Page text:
Unlocking the Leadership Gratitude Paradox: Reasons Why Showing Appreciation Can Backfire
Recent shifts in the education industry, including a surge in the number of international schools, a growing presence of IB-accredited institutions, and the impact of the COVID-19 pandemic, have resulted in an increased frequency of teachers moving between schools in search of the right fit.
According to ISC Research data from January 2023, the employment of full-time teachers within the global international schools has increased by 13% in just five years (ISC 2023).
With this shift, educational leaders must find creative ways to retain teachers, enhance performance, and boost morale. A million articles, tweets, or teacher TikTok posts suggest that showing gratitude to staff through affirmations, snacks, or coffee vouchers may be cost-effective but will fail to improve teacher performance and enthusiasm for their work. Often, these gestures are viewed as tokenistic, disingenuous, and condescending.
A while back, I was in a meeting where a Leader expressed appreciation for a team’s outstanding performance. It was a moment of acknowledgment and gratitude. Another Leader, in response, suggested sending a heartfelt thank-you email to recognize the team’s hard work. The email was promptly dispatched.
My initial reaction? It was a nice gesture. Little did I know that the next day would bring an unexpected twist. A team member entered my office, brimming with frustration. “That email from my Leader was incredibly insincere; I mean, copying everyone on the team? It came across as condescending. I cannot believe we were treated this way.”
The team members’ strong reaction took me aback. I knew that the Leader authentically appreciated the team’s efforts. The situation evidenced that the disconnect between actions and perceptions can remarkably influence our interactions and relationships. Despite the Leader's genuine gratitude for the team’s work, the thank-you email triggered an unexpected negative perception.
This phenomenon underscores the importance of adequate relational capacity in educational leaders. Relational capacity, born from the principles of servant leadership, thrives when we prioritize the needs of others and actively support their progress toward their objectives. This capacity evolves through the cultivation of empathy, the facilitation of others’ goals, and an unwavering commitment to attentive listening. By dedicating our time and energy to the wellbeing of others, we enhance our ability to extend our influence beyond the boundaries of formal authority. This, in turn, opens doors to guiding and nurturing their professional development, reinforcing the idea that authentic leadership is grounded in selflessness and genuine care for those we serve.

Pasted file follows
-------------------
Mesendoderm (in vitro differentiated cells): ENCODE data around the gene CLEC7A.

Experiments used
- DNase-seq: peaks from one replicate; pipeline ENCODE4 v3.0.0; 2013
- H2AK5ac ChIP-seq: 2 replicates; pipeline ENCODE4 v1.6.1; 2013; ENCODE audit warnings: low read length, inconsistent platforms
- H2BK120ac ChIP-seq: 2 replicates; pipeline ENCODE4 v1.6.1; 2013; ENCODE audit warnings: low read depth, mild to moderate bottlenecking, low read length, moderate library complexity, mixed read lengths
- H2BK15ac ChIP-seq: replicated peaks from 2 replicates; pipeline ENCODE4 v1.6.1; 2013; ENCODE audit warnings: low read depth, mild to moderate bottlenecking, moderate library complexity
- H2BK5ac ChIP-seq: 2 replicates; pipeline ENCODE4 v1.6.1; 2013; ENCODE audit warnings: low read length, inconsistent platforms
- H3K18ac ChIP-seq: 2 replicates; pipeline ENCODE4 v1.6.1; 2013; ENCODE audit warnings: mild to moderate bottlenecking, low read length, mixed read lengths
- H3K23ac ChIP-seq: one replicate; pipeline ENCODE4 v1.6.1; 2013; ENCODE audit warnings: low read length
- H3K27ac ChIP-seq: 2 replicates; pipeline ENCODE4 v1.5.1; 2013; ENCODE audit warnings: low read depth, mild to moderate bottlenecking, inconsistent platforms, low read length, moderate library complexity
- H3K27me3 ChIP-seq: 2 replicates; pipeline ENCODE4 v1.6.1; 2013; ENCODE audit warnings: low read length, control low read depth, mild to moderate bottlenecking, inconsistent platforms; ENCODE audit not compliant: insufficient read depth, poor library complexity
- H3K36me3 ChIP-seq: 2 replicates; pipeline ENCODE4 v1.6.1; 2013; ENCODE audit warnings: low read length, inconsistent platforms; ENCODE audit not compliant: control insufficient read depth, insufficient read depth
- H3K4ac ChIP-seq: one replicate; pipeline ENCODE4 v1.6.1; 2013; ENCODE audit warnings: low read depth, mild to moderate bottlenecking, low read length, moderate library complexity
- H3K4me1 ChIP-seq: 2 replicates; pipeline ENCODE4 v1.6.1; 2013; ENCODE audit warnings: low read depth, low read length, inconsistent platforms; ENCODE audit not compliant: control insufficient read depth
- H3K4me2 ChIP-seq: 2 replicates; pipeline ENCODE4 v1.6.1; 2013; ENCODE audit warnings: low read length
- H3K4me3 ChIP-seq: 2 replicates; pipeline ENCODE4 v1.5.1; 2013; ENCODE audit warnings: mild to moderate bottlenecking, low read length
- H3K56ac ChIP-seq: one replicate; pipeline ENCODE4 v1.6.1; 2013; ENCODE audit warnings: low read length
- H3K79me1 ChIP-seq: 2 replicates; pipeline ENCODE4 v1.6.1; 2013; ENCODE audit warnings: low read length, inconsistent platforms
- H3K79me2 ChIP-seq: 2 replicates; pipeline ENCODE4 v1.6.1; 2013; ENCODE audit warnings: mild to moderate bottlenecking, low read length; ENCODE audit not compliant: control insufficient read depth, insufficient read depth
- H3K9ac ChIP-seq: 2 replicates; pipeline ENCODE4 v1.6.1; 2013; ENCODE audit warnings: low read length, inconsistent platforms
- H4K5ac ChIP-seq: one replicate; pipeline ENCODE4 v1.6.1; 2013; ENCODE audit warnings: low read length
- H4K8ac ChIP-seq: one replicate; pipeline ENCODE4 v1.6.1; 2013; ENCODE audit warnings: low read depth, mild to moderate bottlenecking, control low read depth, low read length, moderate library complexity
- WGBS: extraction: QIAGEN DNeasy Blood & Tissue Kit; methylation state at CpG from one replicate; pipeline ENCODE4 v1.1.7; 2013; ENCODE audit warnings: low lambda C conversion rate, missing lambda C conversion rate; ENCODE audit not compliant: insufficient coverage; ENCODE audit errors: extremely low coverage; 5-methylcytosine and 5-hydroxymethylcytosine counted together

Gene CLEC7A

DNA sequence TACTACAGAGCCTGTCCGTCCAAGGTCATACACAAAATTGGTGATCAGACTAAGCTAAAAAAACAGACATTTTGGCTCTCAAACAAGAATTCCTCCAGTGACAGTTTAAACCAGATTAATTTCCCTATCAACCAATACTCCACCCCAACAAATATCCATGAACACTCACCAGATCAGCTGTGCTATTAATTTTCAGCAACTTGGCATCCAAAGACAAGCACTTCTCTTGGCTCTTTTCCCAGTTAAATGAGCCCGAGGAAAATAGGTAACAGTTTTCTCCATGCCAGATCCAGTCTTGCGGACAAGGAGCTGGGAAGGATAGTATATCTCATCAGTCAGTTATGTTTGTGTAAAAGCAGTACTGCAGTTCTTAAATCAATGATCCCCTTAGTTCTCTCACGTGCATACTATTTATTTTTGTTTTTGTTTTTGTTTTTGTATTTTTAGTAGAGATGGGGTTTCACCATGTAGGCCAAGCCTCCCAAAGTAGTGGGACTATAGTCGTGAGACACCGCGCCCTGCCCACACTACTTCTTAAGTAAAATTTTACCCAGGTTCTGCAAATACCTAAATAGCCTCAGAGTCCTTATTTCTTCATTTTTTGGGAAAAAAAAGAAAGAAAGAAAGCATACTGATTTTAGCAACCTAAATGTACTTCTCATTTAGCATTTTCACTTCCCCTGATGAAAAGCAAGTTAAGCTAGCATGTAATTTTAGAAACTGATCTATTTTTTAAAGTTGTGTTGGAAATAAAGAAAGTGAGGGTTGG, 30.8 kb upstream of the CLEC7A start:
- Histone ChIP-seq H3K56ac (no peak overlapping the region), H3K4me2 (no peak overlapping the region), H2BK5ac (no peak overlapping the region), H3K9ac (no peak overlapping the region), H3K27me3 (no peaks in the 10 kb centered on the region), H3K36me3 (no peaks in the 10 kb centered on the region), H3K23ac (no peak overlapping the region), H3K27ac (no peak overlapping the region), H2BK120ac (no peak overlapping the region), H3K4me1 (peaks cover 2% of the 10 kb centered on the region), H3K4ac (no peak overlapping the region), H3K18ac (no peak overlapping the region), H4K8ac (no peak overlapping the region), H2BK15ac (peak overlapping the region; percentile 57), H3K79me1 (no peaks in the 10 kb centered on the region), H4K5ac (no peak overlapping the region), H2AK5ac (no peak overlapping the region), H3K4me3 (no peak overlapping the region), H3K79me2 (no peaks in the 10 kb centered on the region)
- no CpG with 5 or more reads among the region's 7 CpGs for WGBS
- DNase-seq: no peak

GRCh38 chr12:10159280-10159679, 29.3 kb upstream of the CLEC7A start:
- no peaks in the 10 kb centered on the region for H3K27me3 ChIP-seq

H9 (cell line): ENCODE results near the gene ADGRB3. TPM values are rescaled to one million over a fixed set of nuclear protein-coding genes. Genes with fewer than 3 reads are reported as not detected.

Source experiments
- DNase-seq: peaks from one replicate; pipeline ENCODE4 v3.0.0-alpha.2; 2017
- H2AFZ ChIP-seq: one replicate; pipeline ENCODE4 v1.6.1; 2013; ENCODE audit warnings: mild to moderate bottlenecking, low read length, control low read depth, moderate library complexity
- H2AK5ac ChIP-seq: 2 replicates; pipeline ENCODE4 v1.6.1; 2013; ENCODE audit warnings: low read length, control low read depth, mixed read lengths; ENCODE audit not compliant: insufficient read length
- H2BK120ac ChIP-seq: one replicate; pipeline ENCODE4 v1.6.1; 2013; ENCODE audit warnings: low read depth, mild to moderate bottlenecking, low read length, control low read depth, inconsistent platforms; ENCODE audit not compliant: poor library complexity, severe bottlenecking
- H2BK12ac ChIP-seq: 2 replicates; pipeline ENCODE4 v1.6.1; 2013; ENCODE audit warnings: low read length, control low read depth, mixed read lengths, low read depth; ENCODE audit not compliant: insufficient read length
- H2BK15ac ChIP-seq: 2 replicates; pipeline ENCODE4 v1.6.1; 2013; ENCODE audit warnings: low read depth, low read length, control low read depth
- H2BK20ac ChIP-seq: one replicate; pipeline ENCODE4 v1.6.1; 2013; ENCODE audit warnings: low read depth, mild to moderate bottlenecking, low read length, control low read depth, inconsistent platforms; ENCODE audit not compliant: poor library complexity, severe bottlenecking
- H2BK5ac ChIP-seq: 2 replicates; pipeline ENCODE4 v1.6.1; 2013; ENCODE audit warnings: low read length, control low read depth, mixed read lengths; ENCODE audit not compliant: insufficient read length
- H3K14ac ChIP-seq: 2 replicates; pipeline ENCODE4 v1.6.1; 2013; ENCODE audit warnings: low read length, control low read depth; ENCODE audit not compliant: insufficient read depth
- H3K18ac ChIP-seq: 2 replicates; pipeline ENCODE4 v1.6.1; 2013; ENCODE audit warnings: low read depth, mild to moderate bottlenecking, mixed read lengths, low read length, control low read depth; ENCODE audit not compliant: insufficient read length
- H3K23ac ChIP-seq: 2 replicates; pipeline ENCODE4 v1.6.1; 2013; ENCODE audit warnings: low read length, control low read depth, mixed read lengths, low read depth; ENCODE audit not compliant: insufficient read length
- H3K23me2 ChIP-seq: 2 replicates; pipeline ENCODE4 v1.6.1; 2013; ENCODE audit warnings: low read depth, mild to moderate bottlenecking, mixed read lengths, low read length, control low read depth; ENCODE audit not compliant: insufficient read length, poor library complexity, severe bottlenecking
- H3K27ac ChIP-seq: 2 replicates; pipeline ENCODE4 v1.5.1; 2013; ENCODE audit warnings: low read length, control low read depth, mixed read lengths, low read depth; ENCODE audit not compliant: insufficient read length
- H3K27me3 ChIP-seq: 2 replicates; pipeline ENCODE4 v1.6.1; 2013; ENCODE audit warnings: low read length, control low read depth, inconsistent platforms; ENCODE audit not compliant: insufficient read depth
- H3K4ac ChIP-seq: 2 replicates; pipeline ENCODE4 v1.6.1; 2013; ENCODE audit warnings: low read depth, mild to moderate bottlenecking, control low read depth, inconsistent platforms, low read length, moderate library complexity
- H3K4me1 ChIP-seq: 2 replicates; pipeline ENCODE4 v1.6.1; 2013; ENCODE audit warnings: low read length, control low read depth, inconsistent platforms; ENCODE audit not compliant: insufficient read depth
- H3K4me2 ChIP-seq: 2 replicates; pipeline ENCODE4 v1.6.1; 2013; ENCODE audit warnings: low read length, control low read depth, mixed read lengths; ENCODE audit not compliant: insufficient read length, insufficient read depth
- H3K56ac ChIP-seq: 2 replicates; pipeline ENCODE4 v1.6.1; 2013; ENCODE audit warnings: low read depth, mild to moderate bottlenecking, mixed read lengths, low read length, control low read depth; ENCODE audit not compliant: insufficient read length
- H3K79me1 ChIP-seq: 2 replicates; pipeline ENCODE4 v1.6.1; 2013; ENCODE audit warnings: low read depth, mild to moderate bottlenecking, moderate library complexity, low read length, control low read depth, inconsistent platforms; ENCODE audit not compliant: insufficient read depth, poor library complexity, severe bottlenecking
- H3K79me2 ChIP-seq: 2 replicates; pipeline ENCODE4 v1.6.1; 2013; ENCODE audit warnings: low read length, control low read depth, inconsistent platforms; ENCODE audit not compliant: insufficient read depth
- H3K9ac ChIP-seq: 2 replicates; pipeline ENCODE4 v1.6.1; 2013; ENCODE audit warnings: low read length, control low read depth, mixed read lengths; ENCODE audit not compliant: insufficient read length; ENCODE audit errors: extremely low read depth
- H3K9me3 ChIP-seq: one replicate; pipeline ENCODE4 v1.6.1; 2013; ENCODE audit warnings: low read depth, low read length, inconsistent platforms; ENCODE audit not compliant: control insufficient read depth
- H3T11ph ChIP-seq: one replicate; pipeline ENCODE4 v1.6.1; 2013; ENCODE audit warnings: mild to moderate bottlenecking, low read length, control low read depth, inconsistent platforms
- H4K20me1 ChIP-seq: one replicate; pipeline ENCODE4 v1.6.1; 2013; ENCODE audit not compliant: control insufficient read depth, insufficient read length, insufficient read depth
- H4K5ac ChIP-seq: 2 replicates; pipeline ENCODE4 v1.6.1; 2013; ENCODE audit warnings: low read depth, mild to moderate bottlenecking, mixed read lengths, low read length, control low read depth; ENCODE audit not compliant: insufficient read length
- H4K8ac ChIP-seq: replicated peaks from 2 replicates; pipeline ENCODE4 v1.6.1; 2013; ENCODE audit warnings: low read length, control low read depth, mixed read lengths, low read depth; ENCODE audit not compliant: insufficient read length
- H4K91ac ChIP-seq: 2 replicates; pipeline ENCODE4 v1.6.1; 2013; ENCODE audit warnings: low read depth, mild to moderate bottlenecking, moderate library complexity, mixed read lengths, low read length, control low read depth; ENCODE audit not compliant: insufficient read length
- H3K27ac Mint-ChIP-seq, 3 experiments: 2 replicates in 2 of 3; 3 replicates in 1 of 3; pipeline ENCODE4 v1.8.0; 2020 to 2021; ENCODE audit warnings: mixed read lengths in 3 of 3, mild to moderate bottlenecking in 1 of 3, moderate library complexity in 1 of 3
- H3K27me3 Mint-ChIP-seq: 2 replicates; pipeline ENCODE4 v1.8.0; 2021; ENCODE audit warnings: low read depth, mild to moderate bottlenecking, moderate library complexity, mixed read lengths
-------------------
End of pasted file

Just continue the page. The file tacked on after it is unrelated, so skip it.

Without relational capacity, even well-intentioned actions can be misinterpreted when not aligned with our underlying sentiments. It is a reminder that understanding others’ perspectives and articulating our intentions clearly can bridge this gap, fostering trust and avoiding unnecessary conflicts. Mastering this delicate balance becomes invaluable in a world where perception often shapes reality.
Practical Ways to Express Gratitude: School leaders, guided by relational capacities, can effectively demonstrate gratitude by establishing a culture of appreciation. This can be achieved through consistent and normalized expressions of gratitude during casual hallway conversations, weekly updates, sending out Monday morning shout-outs, commending teachers publicly during staff meetings, and even organizing gratitude-focused conferences. These tangible actions help foster a positive and appreciative atmosphere within the school community. When gratitude is the culture, an email giving thanks does not seem like a disingenuous one-off.
At the International School Ho Chi Minh City, the practice of gratitude cards goes beyond leadership, exemplifying a culture of appreciation throughout the school community. These cards, originating from various sources within the school, are placed in a gratitude box and read during staff meetings. This practice underscores a culture of care and recognition that transcends hierarchies, highlighting peer-to-peer appreciation. It reflects the school’s commitment to fostering a culture of gratitude, emphasizing its integral role in its ethos.
Personalization and Specificity: Tailor your gratitude to each teacher’s unique contributions and strengths. Avoid generic compliments and provide specific examples of their achievements and efforts. This means that leaders must have time to get into classrooms and observe the great practice within the school. Recognizing individual accomplishments elevates appreciation to be sincere and meaningful.
Consistent and Timely Feedback: Regularly provide positive and constructive feedback to teachers throughout the school year rather than reserving praise for special occasions. Consistency in acknowledging their work and addressing concerns demonstrates that your appreciation is an ongoing sentiment, not just a superficial gesture.
Active Listening and Collaboration: Create opportunities for open dialogue with teachers to understand their needs, challenges, and professional goals. Actively listen to their input and involve them in decision-making processes. Collaboration and involving teachers in shaping the school’s direction can reinforce their sense of being valued and appreciated.
Relational capacity serves as the foundation for effective education leadership. By personalizing expressions of gratitude, providing consistent feedback, and fostering collaboration, education leaders can build genuine feelings of appreciation within their teaching staff and strengthen the overall school culture.
How do you show gratitude as a leader?